However, while you may be used to doing these tasks multiple times a day, if you have a history of injury, your child is becoming bigger or their condition has become more challenging, you may be more likely to fall, or injure your back and joints.
For this, it’s important to work on your reactions, balance and core. Reaction work enables you to quickly change your position or body to catch or prevent a movement. A strong core will protect your spine from unpredicted stress when you’re least expecting it, and good balance means you’re less likely to fall or hurt yourself in those tricky situations.
Running around after your explorative, fearless and enthusiastic kids!
Most kids reduce their physical activity as they get older, and naturally move around less. However, some conditions such as autism, Down’s syndrome and Williams syndrome may mean your child is much more active, for much longer than other children!
Chasing after your child who is about to run into the road, or jump into a pond because they love water, can quickly take its toll on you. If this is part of your daily routine, take a look at the endurance exercises, and don’t forget to take a break!
Pilates exercises and yoga can help relieve stress and give you some well-deserved rest.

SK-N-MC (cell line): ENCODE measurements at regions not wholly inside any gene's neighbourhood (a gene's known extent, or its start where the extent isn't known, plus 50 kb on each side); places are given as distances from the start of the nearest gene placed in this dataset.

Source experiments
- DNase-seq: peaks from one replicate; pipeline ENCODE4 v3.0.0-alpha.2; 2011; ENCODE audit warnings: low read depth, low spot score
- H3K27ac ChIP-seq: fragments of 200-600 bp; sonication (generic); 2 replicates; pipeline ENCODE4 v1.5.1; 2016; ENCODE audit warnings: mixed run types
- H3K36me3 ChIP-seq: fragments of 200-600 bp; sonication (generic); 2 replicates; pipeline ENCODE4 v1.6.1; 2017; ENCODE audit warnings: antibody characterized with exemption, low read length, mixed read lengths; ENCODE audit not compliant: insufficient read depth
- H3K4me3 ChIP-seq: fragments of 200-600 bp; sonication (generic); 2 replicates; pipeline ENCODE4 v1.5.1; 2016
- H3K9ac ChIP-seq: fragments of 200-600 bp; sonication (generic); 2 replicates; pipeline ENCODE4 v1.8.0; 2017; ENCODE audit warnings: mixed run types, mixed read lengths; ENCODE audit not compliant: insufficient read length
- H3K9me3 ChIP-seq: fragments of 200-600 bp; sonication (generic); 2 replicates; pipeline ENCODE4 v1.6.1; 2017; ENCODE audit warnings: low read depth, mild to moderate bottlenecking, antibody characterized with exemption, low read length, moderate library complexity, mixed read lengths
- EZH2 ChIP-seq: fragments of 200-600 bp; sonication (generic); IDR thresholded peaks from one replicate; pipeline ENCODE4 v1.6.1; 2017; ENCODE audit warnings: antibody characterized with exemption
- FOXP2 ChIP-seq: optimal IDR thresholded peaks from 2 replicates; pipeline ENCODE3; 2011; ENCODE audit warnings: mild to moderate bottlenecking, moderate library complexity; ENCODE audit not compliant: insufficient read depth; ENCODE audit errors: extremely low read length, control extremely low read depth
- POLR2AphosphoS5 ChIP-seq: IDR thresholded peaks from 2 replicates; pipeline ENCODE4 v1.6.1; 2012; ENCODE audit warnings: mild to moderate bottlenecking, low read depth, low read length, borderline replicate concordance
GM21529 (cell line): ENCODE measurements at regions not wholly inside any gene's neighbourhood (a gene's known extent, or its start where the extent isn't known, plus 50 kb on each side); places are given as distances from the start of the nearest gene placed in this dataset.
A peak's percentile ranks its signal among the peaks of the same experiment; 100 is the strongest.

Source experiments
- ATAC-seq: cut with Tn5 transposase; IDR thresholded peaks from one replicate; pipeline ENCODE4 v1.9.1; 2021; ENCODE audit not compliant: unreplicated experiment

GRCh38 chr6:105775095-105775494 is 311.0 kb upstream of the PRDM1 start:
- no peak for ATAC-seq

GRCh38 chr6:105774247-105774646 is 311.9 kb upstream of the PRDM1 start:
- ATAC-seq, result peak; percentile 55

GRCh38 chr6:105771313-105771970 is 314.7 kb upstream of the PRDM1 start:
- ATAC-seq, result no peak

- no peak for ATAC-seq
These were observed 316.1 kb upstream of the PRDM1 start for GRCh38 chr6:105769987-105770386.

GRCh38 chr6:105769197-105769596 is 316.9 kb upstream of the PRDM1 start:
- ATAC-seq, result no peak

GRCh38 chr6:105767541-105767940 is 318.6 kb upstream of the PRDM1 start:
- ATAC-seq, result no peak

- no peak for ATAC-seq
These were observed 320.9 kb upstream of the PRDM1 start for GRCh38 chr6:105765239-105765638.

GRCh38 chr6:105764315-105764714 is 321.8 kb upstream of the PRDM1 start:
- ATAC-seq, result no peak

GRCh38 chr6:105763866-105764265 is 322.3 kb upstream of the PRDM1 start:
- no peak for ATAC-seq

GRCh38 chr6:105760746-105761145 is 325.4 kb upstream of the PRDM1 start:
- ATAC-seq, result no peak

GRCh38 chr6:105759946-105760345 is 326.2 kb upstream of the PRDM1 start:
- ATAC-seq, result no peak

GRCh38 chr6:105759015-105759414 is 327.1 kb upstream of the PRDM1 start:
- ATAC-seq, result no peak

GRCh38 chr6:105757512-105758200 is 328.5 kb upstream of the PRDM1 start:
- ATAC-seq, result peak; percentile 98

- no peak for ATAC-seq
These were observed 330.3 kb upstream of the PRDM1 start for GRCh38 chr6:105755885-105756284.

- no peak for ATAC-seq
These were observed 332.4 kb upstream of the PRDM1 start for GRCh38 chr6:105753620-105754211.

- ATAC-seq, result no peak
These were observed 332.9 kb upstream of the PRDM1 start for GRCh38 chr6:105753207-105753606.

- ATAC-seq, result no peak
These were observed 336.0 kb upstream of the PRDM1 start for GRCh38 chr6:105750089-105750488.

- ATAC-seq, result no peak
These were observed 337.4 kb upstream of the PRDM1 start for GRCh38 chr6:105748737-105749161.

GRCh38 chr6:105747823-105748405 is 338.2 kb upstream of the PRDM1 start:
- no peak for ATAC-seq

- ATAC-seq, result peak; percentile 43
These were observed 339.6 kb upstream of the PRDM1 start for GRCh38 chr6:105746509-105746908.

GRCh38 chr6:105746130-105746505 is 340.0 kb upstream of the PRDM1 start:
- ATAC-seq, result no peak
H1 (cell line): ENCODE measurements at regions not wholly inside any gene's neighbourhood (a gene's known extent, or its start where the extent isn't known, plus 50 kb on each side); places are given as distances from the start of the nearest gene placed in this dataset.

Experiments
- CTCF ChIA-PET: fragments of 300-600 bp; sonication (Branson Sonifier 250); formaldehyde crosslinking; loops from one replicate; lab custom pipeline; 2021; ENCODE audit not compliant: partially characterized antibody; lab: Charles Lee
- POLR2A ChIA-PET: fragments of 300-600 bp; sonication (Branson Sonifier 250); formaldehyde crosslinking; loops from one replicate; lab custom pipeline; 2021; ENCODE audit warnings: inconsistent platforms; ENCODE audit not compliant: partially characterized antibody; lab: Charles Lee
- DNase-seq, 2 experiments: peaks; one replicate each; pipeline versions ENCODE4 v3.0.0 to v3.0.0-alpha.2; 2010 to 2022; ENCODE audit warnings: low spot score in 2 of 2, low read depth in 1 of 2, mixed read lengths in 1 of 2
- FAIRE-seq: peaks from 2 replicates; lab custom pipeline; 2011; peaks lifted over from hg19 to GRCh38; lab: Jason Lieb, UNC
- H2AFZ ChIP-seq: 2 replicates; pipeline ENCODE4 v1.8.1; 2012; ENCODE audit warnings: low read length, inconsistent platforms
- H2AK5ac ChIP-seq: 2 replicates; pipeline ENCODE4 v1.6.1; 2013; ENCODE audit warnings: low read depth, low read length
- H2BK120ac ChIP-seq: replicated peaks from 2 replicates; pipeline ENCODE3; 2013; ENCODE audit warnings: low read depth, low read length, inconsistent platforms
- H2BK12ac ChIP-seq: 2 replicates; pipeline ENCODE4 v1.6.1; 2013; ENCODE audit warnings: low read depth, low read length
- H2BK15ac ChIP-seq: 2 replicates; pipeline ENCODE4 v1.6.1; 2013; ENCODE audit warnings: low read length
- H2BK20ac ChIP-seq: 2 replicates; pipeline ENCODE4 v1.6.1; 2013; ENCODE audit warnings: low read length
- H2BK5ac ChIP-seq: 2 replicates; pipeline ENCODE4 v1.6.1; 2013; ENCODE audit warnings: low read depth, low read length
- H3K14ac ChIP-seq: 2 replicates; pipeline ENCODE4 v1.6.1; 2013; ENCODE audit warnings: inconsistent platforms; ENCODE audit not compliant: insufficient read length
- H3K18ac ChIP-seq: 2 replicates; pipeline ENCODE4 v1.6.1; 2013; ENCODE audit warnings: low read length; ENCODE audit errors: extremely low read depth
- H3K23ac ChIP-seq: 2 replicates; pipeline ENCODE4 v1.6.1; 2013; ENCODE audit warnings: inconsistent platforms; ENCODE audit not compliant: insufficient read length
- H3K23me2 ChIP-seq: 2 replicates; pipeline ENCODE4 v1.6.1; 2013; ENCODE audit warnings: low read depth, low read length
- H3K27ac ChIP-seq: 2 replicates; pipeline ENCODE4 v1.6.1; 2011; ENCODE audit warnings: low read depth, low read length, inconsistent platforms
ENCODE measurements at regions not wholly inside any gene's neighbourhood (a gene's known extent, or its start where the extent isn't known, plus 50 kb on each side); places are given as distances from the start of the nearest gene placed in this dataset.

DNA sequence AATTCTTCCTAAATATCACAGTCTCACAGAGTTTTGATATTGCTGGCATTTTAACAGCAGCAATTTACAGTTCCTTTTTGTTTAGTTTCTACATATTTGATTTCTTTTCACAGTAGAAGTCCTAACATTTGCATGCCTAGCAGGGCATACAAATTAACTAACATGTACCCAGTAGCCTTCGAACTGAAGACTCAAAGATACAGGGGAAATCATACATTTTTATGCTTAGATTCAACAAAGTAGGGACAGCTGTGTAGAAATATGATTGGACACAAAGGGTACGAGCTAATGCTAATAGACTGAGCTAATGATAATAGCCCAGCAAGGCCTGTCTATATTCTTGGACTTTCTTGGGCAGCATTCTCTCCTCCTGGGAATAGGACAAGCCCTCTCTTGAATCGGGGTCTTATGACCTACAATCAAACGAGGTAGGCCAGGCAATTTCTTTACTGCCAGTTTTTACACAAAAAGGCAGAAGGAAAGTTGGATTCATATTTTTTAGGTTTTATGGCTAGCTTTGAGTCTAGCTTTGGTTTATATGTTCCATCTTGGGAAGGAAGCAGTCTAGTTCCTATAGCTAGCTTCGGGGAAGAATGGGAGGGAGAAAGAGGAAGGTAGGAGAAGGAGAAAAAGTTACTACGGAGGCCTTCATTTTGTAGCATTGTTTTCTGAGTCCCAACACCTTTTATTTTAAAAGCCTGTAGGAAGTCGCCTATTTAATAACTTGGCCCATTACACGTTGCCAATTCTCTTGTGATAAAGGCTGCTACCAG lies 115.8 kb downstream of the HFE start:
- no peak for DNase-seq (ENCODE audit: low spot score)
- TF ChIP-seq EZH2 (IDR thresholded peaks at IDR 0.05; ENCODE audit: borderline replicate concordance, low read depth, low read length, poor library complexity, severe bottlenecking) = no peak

A child with additional needs will require all sorts of physical demands from you. From putting gaiters on, spinal braces, putting stiff limbs into tight jumpers and pretty dresses, to fastening 20 straps on a wheelchair and getting those dreaded shoes over AFOs. All of these tasks are done on autopilot, you’ve done it so much and for so long you barely notice you’re doing it.
It’s vital to recognise that in the long term, repetitive positions like this can cause aches and pains if you haven’t developed the right strength. It’s increasingly important to have a strong core to align your joints when carrying out these activities, as well as good flexibility, so your joints don’t compensate and become injured.
If this sounds like your kind of lifestyle, take a look at flexibility and core exercise categories.